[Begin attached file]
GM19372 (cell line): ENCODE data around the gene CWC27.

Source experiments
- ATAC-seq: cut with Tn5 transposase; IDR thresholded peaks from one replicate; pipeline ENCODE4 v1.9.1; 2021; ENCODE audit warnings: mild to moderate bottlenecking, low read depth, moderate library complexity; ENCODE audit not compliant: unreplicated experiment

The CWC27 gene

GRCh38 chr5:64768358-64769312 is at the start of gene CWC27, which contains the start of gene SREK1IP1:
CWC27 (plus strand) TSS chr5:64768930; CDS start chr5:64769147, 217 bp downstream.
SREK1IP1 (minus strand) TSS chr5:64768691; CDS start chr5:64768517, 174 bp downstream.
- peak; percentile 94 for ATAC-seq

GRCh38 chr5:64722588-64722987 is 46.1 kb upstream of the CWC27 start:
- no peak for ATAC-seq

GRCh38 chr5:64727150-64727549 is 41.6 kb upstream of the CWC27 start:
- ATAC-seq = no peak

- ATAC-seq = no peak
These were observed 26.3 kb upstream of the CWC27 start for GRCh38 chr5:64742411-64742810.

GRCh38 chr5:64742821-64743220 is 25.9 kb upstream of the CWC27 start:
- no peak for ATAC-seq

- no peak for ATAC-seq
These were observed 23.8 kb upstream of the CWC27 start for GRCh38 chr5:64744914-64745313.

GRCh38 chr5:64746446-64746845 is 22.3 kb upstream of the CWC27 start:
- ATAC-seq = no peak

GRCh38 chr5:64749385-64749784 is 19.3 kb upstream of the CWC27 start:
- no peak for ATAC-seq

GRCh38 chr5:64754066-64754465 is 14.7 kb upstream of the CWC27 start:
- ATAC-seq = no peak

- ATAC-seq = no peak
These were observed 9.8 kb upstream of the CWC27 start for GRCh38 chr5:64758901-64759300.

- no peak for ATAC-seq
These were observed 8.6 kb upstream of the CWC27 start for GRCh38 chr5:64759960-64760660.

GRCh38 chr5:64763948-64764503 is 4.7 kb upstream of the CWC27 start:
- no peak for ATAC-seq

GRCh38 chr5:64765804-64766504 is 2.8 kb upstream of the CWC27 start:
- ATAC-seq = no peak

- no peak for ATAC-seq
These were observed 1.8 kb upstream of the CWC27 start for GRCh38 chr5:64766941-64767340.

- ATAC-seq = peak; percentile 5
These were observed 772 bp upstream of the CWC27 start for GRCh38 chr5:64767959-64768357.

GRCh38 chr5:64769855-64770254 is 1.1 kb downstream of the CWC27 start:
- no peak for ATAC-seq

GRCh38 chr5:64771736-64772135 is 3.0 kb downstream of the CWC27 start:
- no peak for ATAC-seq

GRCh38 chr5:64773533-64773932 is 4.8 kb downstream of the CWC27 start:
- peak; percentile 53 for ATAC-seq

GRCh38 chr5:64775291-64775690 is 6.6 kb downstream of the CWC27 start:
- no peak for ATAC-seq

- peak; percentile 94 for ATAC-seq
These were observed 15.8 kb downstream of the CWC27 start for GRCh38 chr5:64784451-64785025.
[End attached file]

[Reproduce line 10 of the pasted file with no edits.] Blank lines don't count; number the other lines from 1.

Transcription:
- no peak for ATAC-seq